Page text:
Our Lady of Ardents

May 29: Our Lady of Ardents, Arras, France (1095)

The Abbot Orsini wrote: “A wax candle is kept in the cathedral of Arras, which is held to have been brought thither by Our Lady, in the year 1095.”

Our Lady of Ardents, or Eglise Notre-Dame des Ardents d’Arras in French, is a small, charming red brick church in the lower part of town in Arras, France. It was built in the beautiful style unique to the twelfth century in order to celebrate the appearance of the Blessed Virgin, and to commemorate the miraculous assistance she gave to the people then living in the region.

According to Tradition, there was a terrible epidemic that was given the name ‘the hellfire’ that ravaged the countryside in that year of 1105, and all men felt that they were in the clutch of the specter of Death. The Evil of Ardent, the disease caused a kind of gangrene in the limbs, and the strange sickness caused terrible suffering in all parts of the body, and laid low both men and women, and even their children throughout the whole of the region.

There were at that time two minstrels, one named Itier, who lived in Brabant, and the other named Norman, who lived in the Chateau de Saint-Pol. They had vowed a mortal hatred, as Norman had killed Itier’s brother.

One night they both had the same dream: the Virgin Mary, dressed in white, appeared to them and told them to go to the cathedral. Norman, who was closer, arrived first. As he entered the cathedral he saw all the patients who had taken refuge there. He found the bishop and told him of the apparition, but Bishop Lambert thought that Norman was mocking him and sent him away. Itier arrived the following day and also spoke to the bishop. When the bishop told Itier that someone named Norman had come to tell him of the same vision, Itier asked where he was, because he intended to kill him on the field to avenge his brother’s death. Bishop Lambert then understood that the Blessed Virgin had sent the two men to be reconciled. The bishop spoke to each separately and then put them in each other’s presence and asked them to give each other the kiss of peace and then spend the night in prayer inside the cathedral.



It was Pentecost Sunday, May 28, 1105, at about three o’clock in the morning, when the Virgin Mary appeared to the two minstrels in the Cathedral. Norman and Itier witnessed a sudden light as the Blessed Virgin descended from the height of the nave, carrying a lighted candle in her hands. She gave the men the candle intended for the healing of the sick, and explained to them what they must do. A few drops of the wax that fell from the candle were to be mingled with water, giving it miraculous properties the people would then drink.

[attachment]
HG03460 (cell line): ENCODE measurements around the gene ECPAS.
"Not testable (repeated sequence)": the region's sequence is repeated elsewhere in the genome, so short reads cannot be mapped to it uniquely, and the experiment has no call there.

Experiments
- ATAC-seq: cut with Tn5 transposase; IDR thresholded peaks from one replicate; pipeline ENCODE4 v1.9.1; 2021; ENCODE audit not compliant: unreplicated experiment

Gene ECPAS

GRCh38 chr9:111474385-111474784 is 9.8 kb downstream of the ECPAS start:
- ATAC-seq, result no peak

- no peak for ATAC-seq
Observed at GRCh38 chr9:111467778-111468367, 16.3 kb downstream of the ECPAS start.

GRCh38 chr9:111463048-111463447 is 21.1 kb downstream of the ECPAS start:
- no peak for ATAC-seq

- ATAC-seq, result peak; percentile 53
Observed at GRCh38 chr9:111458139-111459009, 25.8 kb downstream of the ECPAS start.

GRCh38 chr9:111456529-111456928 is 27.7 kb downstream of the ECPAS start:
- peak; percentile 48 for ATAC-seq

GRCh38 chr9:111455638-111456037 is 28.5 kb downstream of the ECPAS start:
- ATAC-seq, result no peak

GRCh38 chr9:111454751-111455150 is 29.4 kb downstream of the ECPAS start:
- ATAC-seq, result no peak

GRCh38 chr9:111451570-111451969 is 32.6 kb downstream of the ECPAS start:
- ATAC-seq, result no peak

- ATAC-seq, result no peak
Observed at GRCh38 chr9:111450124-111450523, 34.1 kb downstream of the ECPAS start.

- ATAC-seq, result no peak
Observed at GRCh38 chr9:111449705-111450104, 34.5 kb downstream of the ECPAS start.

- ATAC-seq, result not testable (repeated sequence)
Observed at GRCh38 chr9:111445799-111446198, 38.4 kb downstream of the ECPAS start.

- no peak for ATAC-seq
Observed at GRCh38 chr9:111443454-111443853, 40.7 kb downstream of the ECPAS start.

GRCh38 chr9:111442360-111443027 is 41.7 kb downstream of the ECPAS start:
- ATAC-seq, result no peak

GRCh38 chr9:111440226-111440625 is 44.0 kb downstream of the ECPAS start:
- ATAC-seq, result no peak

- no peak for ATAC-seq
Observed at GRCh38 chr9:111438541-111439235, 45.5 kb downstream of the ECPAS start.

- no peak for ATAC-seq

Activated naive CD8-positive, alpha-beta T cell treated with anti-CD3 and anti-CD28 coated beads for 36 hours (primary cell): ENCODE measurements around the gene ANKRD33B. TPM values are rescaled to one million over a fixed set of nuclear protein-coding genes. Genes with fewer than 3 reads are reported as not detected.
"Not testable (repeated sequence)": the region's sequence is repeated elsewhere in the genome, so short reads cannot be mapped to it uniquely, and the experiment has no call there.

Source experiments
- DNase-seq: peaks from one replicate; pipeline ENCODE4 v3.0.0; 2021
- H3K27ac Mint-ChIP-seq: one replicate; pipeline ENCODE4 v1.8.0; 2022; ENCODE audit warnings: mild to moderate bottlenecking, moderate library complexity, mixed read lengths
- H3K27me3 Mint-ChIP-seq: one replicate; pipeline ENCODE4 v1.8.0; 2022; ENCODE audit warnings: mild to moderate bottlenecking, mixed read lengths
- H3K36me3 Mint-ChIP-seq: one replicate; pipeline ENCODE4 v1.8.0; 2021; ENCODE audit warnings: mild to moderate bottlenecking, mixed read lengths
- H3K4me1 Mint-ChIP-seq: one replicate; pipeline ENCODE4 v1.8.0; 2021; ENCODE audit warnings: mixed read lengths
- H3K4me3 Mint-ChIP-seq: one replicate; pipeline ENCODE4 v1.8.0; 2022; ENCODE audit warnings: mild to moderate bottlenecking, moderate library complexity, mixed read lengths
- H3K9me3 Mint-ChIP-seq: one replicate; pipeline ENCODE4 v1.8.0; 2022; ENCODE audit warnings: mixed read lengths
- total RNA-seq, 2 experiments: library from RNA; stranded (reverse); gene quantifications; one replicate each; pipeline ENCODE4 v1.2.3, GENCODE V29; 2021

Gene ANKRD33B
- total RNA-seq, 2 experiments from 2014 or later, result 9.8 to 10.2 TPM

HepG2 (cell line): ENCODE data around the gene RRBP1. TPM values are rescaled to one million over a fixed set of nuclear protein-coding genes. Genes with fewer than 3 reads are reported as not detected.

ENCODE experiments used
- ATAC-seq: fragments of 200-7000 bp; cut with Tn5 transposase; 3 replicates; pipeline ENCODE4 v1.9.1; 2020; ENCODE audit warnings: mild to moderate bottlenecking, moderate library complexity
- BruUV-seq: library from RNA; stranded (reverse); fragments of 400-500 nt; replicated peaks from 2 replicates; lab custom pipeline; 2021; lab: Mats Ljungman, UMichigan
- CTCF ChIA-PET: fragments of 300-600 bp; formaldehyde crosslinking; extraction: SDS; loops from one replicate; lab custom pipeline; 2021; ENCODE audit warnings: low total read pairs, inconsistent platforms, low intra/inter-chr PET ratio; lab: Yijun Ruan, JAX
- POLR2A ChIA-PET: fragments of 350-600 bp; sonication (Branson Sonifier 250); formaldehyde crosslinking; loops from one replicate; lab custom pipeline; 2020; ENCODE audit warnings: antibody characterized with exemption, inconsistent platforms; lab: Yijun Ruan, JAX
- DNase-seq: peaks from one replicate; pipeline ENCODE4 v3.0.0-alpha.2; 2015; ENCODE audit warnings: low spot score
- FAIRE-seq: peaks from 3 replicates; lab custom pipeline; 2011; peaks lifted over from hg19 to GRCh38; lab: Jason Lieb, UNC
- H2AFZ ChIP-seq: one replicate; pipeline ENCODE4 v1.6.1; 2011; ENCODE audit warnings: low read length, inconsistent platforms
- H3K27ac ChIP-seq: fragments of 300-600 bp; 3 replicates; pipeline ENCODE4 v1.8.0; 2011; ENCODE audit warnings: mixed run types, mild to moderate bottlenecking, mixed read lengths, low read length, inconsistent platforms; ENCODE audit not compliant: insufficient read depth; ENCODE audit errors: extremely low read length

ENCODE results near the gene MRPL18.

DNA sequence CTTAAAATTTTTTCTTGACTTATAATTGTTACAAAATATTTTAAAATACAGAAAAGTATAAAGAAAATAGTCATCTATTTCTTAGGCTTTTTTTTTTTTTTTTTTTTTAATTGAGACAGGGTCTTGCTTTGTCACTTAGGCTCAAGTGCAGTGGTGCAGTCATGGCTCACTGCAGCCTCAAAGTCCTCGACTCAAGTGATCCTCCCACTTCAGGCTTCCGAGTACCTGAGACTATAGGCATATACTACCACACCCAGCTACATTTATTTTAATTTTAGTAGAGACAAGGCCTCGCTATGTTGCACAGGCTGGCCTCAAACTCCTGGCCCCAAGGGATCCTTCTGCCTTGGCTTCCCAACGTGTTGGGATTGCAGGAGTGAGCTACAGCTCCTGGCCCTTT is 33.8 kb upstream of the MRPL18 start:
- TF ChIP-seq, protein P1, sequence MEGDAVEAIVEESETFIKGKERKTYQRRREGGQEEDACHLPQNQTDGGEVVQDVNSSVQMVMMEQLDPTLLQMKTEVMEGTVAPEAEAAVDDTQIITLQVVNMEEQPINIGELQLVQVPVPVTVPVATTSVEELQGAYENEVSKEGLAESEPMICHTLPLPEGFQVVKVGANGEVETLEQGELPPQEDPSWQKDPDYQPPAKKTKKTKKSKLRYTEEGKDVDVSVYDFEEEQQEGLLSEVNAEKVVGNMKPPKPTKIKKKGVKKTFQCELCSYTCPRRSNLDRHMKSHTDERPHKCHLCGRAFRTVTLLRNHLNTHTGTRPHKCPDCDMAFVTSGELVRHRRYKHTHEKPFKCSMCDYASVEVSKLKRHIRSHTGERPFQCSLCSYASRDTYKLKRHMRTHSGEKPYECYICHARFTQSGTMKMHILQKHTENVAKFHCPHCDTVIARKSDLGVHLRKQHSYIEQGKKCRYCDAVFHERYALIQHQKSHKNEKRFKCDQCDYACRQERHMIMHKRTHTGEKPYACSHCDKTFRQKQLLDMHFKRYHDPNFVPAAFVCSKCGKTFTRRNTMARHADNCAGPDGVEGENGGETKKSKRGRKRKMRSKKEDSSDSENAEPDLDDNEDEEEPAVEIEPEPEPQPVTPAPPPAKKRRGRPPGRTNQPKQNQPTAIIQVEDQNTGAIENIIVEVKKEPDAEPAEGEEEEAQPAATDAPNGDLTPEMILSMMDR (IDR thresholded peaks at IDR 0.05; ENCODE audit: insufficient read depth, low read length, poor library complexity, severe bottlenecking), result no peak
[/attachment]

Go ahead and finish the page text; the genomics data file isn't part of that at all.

All who believed were healed. The two minstrels, now brothers, distributed the miraculous water and the epidemic was stopped, for the patients would regain their health after they drank of the water mixture. There were many prodigies of healing that went on for hundreds of years, especially with wounds, inflammations, and ulcers. All of this shows how reconciliation and prayer are pleasing to God and can precipitate great miracles, such as curing diseases, ending natural disasters, as well as ending or preventing wars.

The Bishop of Arras wanted to build a church worthy of Our Lady of Ardents and to receive the relic of the Holy Candle, and the church was consecrated in 1876 just before the definitive establishment of the Third Republic.

This relic, the Holy Candle, can still be seen today. On the eve of Corpus Christi and the four following days, the Holy Candle was lit and shown to the people. It has not diminished.

The reliquary of the Holy Candle is a masterpiece of art that preserves the relic of the Holy Candle since the time of the thirteenth century. The content of the reliquary has been the object of Christian veneration since the Middle Ages, and every year it is presented to pilgrims during the time period which runs between Ascension Thursday and Pentecost.

Our Lady of Ardents

April 23: Pope Calixtus III grants indulgences to those who visit the Cathedral of Arras, where a veil & sash of Our Lady are kept (1455)

The Abbot Orsini wrote: “Grant of indulgences, by Pope Calixtus II, in the year 1455, to those who shall visit the cathedral of Arras, where a veil and girdle of Our Lady are preserved.”


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